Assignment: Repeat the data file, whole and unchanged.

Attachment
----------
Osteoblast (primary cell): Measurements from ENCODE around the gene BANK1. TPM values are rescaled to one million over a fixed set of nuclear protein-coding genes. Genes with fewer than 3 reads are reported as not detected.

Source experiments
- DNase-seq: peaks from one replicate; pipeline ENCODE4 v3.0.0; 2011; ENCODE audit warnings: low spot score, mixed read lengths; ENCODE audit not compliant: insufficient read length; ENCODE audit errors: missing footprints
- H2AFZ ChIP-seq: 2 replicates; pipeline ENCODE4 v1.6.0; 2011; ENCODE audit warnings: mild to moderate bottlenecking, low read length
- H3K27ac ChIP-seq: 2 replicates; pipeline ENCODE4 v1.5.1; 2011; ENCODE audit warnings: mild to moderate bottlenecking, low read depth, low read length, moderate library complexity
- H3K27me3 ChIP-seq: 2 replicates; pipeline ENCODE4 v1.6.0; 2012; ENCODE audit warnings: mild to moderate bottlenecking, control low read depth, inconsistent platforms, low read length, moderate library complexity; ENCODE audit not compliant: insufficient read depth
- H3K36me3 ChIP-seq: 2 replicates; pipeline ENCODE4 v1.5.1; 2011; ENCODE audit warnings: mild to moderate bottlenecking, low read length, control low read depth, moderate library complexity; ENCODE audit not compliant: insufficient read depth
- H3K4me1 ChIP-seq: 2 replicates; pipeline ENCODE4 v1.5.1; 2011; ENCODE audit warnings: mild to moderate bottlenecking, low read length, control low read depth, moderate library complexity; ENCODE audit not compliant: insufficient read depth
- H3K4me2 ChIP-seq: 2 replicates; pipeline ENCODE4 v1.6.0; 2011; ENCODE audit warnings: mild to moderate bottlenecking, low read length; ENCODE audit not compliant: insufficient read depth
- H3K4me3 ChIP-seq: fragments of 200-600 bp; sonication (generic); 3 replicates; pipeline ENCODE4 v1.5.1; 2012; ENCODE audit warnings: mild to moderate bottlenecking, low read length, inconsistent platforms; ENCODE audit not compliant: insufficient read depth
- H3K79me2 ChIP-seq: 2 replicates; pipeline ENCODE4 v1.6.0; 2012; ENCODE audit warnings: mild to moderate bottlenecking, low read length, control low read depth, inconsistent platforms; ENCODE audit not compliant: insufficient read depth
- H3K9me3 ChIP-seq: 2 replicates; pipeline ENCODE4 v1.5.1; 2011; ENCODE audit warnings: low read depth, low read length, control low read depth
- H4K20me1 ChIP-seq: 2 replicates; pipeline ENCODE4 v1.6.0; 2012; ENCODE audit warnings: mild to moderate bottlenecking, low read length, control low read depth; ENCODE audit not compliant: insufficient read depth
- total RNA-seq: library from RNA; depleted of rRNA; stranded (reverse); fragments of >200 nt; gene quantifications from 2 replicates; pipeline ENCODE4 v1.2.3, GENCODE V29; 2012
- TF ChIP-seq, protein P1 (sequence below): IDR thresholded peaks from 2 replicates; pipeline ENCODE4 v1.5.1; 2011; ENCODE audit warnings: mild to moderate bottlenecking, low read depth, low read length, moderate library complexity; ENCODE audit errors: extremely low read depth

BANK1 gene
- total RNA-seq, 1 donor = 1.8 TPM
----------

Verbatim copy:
Osteoblast (primary cell): Measurements from ENCODE around the gene BANK1. TPM values are rescaled to one million over a fixed set of nuclear protein-coding genes. Genes with fewer than 3 reads are reported as not detected.

Source experiments
- DNase-seq: peaks from one replicate; pipeline ENCODE4 v3.0.0; 2011; ENCODE audit warnings: low spot score, mixed read lengths; ENCODE audit not compliant: insufficient read length; ENCODE audit errors: missing footprints
- H2AFZ ChIP-seq: 2 replicates; pipeline ENCODE4 v1.6.0; 2011; ENCODE audit warnings: mild to moderate bottlenecking, low read length
- H3K27ac ChIP-seq: 2 replicates; pipeline ENCODE4 v1.5.1; 2011; ENCODE audit warnings: mild to moderate bottlenecking, low read depth, low read length, moderate library complexity
- H3K27me3 ChIP-seq: 2 replicates; pipeline ENCODE4 v1.6.0; 2012; ENCODE audit warnings: mild to moderate bottlenecking, control low read depth, inconsistent platforms, low read length, moderate library complexity; ENCODE audit not compliant: insufficient read depth
- H3K36me3 ChIP-seq: 2 replicates; pipeline ENCODE4 v1.5.1; 2011; ENCODE audit warnings: mild to moderate bottlenecking, low read length, control low read depth, moderate library complexity; ENCODE audit not compliant: insufficient read depth
- H3K4me1 ChIP-seq: 2 replicates; pipeline ENCODE4 v1.5.1; 2011; ENCODE audit warnings: mild to moderate bottlenecking, low read length, control low read depth, moderate library complexity; ENCODE audit not compliant: insufficient read depth
- H3K4me2 ChIP-seq: 2 replicates; pipeline ENCODE4 v1.6.0; 2011; ENCODE audit warnings: mild to moderate bottlenecking, low read length; ENCODE audit not compliant: insufficient read depth
- H3K4me3 ChIP-seq: fragments of 200-600 bp; sonication (generic); 3 replicates; pipeline ENCODE4 v1.5.1; 2012; ENCODE audit warnings: mild to moderate bottlenecking, low read length, inconsistent platforms; ENCODE audit not compliant: insufficient read depth
- H3K79me2 ChIP-seq: 2 replicates; pipeline ENCODE4 v1.6.0; 2012; ENCODE audit warnings: mild to moderate bottlenecking, low read length, control low read depth, inconsistent platforms; ENCODE audit not compliant: insufficient read depth
- H3K9me3 ChIP-seq: 2 replicates; pipeline ENCODE4 v1.5.1; 2011; ENCODE audit warnings: low read depth, low read length, control low read depth
- H4K20me1 ChIP-seq: 2 replicates; pipeline ENCODE4 v1.6.0; 2012; ENCODE audit warnings: mild to moderate bottlenecking, low read length, control low read depth; ENCODE audit not compliant: insufficient read depth
- total RNA-seq: library from RNA; depleted of rRNA; stranded (reverse); fragments of >200 nt; gene quantifications from 2 replicates; pipeline ENCODE4 v1.2.3, GENCODE V29; 2012
- TF ChIP-seq, protein P1 (sequence below): IDR thresholded peaks from 2 replicates; pipeline ENCODE4 v1.5.1; 2011; ENCODE audit warnings: mild to moderate bottlenecking, low read depth, low read length, moderate library complexity; ENCODE audit errors: extremely low read depth

BANK1 gene
- total RNA-seq, 1 donor = 1.8 TPM